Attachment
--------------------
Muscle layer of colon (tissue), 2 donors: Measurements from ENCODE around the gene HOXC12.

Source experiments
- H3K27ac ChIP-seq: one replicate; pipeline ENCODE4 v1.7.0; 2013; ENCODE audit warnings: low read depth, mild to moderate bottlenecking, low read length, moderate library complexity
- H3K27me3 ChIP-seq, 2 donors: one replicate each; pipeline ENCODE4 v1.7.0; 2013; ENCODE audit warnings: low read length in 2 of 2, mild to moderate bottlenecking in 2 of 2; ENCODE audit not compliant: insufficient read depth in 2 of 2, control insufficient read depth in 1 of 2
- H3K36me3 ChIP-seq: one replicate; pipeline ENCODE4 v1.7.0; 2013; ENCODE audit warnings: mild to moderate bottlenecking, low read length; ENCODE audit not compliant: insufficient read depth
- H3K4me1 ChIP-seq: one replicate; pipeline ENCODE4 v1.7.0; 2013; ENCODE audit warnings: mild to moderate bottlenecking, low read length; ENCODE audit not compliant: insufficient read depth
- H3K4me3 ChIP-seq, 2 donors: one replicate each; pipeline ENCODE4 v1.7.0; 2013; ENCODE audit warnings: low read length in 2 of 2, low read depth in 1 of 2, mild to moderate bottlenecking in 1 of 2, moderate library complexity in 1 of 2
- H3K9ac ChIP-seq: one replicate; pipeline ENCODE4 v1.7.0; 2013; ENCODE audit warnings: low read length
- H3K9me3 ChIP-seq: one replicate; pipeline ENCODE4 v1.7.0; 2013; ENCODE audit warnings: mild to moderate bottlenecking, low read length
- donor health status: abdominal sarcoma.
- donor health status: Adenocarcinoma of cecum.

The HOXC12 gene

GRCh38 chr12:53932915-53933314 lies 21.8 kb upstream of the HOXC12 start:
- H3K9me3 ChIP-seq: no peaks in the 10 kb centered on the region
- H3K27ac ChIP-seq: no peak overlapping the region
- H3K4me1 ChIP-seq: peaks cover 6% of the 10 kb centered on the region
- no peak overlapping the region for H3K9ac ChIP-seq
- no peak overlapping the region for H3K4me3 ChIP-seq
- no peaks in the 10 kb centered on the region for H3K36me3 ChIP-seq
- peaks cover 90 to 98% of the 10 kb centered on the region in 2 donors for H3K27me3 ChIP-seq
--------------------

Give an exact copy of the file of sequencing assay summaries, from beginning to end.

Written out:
Muscle layer of colon (tissue), 2 donors: Measurements from ENCODE around the gene HOXC12.

Source experiments
- H3K27ac ChIP-seq: one replicate; pipeline ENCODE4 v1.7.0; 2013; ENCODE audit warnings: low read depth, mild to moderate bottlenecking, low read length, moderate library complexity
- H3K27me3 ChIP-seq, 2 donors: one replicate each; pipeline ENCODE4 v1.7.0; 2013; ENCODE audit warnings: low read length in 2 of 2, mild to moderate bottlenecking in 2 of 2; ENCODE audit not compliant: insufficient read depth in 2 of 2, control insufficient read depth in 1 of 2
- H3K36me3 ChIP-seq: one replicate; pipeline ENCODE4 v1.7.0; 2013; ENCODE audit warnings: mild to moderate bottlenecking, low read length; ENCODE audit not compliant: insufficient read depth
- H3K4me1 ChIP-seq: one replicate; pipeline ENCODE4 v1.7.0; 2013; ENCODE audit warnings: mild to moderate bottlenecking, low read length; ENCODE audit not compliant: insufficient read depth
- H3K4me3 ChIP-seq, 2 donors: one replicate each; pipeline ENCODE4 v1.7.0; 2013; ENCODE audit warnings: low read length in 2 of 2, low read depth in 1 of 2, mild to moderate bottlenecking in 1 of 2, moderate library complexity in 1 of 2
- H3K9ac ChIP-seq: one replicate; pipeline ENCODE4 v1.7.0; 2013; ENCODE audit warnings: low read length
- H3K9me3 ChIP-seq: one replicate; pipeline ENCODE4 v1.7.0; 2013; ENCODE audit warnings: mild to moderate bottlenecking, low read length
- donor health status: abdominal sarcoma.
- donor health status: Adenocarcinoma of cecum.

The HOXC12 gene

GRCh38 chr12:53932915-53933314 lies 21.8 kb upstream of the HOXC12 start:
- H3K9me3 ChIP-seq: no peaks in the 10 kb centered on the region
- H3K27ac ChIP-seq: no peak overlapping the region
- H3K4me1 ChIP-seq: peaks cover 6% of the 10 kb centered on the region
- no peak overlapping the region for H3K9ac ChIP-seq
- no peak overlapping the region for H3K4me3 ChIP-seq
- no peaks in the 10 kb centered on the region for H3K36me3 ChIP-seq
- peaks cover 90 to 98% of the 10 kb centered on the region in 2 donors for H3K27me3 ChIP-seq